His managing career truly began in another era, as Torre was a player-manager with the Mets in 1977. Torre never managed a winning season in his first New York tenure, leaving after five seasons and a 286-420 record. Things improved marginally in subsequent stops with Atlanta (257-229) and St. Louis (351-354), but his career took off when he joined the Yankees.
Torre experienced immediate success with New York, molding the Bronx Bombers into the game's most impressive recent dynasty. He won the World Series title four times in his first five years with the Yankees and made the playoffs 12 times in 12 years before bolting for Los Angeles. Still, despite his exit, Torre will always be remembered fondly in New York.
Brian Cashman, New York's general manager during Torre's tenure, made sure to make that point on Friday.
"Joe Torre the manager is already enshrined in history with us," Cashman said. "The memories of him with the Yankees will go on forever. Just because he didn't re-sign a new contract doesn't change the fact that he was as successful and great a manager as he was for us. He's going to be a Hall of Famer, and he'll go in with a Yankees cap. He's welcome here any time."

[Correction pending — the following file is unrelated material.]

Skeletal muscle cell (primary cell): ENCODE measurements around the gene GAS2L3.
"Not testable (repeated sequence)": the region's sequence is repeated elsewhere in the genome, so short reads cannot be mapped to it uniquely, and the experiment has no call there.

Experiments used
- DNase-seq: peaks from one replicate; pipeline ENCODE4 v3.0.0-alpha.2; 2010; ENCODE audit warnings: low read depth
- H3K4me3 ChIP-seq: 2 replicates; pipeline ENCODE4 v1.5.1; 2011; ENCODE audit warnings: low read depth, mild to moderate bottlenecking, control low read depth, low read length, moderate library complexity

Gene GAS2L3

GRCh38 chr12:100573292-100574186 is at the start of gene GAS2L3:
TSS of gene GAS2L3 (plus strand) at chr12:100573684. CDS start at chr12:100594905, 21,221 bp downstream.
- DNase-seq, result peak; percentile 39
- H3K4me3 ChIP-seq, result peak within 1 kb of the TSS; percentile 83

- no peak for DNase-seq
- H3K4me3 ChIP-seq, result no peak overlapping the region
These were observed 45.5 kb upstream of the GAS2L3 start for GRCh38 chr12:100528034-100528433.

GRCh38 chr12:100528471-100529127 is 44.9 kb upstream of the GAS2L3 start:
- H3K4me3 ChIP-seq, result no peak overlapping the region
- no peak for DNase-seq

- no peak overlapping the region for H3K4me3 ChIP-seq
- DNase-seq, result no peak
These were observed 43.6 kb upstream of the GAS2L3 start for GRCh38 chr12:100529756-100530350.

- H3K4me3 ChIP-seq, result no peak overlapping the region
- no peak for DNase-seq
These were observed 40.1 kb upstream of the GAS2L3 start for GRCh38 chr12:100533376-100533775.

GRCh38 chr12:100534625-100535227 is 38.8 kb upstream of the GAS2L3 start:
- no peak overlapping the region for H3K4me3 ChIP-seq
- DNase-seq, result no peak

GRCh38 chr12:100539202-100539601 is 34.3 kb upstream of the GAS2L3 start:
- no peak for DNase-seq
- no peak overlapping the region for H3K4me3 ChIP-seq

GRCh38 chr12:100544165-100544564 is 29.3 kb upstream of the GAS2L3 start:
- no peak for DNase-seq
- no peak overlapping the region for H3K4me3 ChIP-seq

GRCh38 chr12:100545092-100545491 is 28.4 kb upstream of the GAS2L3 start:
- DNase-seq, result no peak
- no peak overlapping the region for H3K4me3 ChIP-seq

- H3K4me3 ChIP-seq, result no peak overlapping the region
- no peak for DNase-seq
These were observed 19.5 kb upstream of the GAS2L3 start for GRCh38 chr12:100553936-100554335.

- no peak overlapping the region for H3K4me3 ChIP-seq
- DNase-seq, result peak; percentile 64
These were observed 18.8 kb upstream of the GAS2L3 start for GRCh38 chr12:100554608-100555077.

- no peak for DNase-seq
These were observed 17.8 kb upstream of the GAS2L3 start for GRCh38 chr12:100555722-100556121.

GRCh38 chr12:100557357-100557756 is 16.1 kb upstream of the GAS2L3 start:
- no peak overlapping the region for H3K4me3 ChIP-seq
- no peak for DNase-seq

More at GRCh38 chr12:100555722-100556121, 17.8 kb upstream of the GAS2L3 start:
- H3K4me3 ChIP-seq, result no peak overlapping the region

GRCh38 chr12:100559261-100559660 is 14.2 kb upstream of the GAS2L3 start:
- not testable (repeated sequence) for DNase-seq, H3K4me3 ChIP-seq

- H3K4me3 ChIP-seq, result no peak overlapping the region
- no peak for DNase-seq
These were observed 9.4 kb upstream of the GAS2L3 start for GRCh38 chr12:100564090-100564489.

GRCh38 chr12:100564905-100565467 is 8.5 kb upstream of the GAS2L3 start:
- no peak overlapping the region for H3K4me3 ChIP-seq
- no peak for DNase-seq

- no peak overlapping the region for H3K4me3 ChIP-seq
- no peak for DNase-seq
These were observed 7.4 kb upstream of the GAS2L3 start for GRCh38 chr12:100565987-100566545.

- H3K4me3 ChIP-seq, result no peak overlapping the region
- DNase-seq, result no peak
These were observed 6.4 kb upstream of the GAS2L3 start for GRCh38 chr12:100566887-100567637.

A similar sentiment could be found elsewhere in New York's clubhouse, from players that excelled under him to the manager that filled his shoes. Joe Girardi, Torre's successor, spoke extensively on Friday about Torre's place in the game.
"It'll be interesting to see how he feels in December and if he stays retired," Girardi said. "Joe's been doing it a long time, and I'm sure there are other things he wants to do with his life. ... I don't think I would have been surprised either way, because I know how much he loves managing, and I know how much he loves his family. He's been a great manager for a long time."